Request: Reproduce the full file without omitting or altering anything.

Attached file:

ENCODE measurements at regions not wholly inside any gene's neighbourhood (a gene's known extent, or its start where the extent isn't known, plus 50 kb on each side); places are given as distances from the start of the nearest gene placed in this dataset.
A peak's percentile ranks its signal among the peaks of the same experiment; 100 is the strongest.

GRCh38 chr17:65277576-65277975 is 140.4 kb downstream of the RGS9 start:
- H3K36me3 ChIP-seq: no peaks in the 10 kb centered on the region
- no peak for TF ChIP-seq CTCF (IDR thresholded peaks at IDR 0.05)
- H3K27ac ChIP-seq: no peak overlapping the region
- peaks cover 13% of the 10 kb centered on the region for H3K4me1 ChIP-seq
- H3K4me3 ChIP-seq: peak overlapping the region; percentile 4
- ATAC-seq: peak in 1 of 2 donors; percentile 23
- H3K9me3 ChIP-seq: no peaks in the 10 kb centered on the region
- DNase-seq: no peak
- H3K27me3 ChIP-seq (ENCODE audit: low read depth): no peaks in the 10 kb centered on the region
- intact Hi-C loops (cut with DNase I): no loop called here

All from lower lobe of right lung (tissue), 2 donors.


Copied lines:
ENCODE measurements at regions not wholly inside any gene's neighbourhood (a gene's known extent, or its start where the extent isn't known, plus 50 kb on each side); places are given as distances from the start of the nearest gene placed in this dataset.
A peak's percentile ranks its signal among the peaks of the same experiment; 100 is the strongest.

GRCh38 chr17:65277576-65277975 is 140.4 kb downstream of the RGS9 start:
- H3K36me3 ChIP-seq: no peaks in the 10 kb centered on the region
- no peak for TF ChIP-seq CTCF (IDR thresholded peaks at IDR 0.05)
- H3K27ac ChIP-seq: no peak overlapping the region
- peaks cover 13% of the 10 kb centered on the region for H3K4me1 ChIP-seq
- H3K4me3 ChIP-seq: peak overlapping the region; percentile 4
- ATAC-seq: peak in 1 of 2 donors; percentile 23
- H3K9me3 ChIP-seq: no peaks in the 10 kb centered on the region
- DNase-seq: no peak
- H3K27me3 ChIP-seq (ENCODE audit: low read depth): no peaks in the 10 kb centered on the region
- intact Hi-C loops (cut with DNase I): no loop called here

All from lower lobe of right lung (tissue), 2 donors.